The good news is that Facebook is finally taking action against deepfakes. The bad news is that the platform’s new policy does not go far enough.
Danielle Citron is a Professor of Law at Boston University School of Law and a 2019 MacArthur Fellow. She is the author of Hate Crimes in Cyberspace (Harvard University Press 2014).
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In the summer of 2016, a meme began to circulate on the fringes of the right-wing internet: the notion that presidential candidate Hillary Clinton was seriously ill. Clinton suffered from Parkinson’s disease, a brain tumor and seizures, among other things, argued Infowars contributor Paul Joseph Watson in a YouTube video. The meme (and allegations) were entirely unfounded.
On Thursday, Sept. 6, Twitter permanently banned the right-wing provocateur Alex Jones and his conspiracy theorist website Infowars from its platform. This was something of the final blow to Jones’s online presence: Facebook, Apple and Youtube, among others, blocked Jones from using their services in early August. Cut off from Twitter as well, he is now severely limited in his ability to spread his conspiracy theories to a mainstream audience.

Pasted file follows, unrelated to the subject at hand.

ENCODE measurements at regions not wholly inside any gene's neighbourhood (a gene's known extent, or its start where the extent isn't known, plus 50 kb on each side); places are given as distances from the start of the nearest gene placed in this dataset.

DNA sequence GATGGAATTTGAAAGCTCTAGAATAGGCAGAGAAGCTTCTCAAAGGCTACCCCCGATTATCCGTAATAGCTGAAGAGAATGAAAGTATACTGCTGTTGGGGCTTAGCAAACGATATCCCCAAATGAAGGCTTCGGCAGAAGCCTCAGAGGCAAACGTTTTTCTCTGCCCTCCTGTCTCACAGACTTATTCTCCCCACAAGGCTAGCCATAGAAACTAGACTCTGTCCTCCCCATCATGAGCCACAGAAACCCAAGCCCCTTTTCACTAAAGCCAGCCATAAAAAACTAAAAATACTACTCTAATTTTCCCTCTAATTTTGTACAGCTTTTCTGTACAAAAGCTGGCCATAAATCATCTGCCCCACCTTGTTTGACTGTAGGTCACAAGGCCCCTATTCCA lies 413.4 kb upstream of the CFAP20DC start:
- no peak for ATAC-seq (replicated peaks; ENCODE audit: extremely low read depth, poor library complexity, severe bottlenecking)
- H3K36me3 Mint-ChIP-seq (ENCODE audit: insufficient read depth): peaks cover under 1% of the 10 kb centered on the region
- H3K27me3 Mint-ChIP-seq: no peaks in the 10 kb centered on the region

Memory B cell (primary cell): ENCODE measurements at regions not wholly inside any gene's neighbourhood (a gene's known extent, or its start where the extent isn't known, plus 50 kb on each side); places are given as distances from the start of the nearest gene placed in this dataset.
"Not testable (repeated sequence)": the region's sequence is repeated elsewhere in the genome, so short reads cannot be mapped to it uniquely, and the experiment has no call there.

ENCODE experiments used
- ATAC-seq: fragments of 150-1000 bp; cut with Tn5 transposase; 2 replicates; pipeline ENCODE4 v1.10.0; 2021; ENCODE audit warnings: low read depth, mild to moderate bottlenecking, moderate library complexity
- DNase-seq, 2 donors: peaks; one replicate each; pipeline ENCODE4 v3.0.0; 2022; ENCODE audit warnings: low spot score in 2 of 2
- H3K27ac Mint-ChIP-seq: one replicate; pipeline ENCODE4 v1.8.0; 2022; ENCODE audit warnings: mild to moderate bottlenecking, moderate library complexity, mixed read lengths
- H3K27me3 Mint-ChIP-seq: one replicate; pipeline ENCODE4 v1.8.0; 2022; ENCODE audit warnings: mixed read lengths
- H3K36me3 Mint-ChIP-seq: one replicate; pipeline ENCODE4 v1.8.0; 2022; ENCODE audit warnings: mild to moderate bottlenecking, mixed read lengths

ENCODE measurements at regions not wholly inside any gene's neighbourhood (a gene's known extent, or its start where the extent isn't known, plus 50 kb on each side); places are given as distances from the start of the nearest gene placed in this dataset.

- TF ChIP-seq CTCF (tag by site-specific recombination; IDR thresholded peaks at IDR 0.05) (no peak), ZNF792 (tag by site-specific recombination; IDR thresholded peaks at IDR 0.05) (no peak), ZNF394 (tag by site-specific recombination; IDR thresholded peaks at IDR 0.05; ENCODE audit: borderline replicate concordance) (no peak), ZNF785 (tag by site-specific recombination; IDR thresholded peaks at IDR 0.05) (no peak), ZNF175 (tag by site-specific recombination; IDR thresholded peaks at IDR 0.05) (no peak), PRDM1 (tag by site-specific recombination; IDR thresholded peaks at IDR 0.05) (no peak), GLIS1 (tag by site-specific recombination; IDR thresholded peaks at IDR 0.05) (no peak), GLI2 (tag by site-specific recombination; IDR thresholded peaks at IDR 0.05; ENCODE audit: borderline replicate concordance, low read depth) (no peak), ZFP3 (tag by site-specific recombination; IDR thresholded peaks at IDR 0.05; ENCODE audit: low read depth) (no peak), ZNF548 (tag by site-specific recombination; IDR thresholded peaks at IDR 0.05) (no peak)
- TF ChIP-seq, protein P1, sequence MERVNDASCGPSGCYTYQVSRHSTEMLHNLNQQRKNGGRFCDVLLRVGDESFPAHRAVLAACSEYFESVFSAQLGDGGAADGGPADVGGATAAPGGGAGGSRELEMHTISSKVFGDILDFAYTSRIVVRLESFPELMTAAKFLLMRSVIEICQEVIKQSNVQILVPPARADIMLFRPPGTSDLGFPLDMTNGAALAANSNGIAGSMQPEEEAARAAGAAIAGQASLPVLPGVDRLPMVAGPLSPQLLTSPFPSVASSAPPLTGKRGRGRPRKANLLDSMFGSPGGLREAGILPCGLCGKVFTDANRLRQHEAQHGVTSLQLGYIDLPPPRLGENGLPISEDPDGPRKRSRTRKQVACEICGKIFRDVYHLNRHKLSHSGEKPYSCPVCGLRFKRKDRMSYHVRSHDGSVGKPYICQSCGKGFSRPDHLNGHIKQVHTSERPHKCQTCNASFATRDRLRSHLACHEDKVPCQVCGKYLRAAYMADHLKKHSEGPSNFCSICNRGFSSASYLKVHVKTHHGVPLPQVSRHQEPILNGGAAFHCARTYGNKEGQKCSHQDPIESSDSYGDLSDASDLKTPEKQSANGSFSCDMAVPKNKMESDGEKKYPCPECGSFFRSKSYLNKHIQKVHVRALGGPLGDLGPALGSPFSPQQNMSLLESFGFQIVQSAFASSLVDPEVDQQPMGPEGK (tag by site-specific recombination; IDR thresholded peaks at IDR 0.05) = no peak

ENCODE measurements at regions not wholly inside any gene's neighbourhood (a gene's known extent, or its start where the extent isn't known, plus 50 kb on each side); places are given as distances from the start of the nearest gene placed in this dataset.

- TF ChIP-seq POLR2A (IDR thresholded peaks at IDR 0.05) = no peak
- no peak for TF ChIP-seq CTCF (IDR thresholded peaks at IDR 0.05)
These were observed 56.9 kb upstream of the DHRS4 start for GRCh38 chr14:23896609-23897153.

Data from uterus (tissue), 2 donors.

Back in February, we joined forces in this post to draw attention to the wide array of dangers to individuals and to society posed by advances in “deepfake” technology (that is, the capacity to alter audio or video to make it appear, falsely, that a real person said or did something). The post generated a considerable amount of discussion, which was great, but we understood we had barely scratched the surface of the issue.
FOSTA: The New Anti-Sex-Trafficking Legislation May Not End the Internet, But It’s Not Good Law Either
Amid the chaos of the last week, one of the most significant pieces of internet legislation of the last two decades went relatively unnoticed.
“We are truly fucked.” That was Motherboard’s spot-on reaction to deepfake sex videos (realistic-looking videos that swap a person’s face into sex scenes actually involving other people). And that sleazy application is just the tip of the iceberg. As Julian Sanchez tweeted, “The prospect of any Internet rando being able to swap anyone’s face into porn is incredibly creepy.
The bombing of a mosque and community center in suburban Minneapolis 10 days ago and the horrific events in Charlottesville, Va., over the weekend are just the most recent examples of hateful violence that has become all too common in America.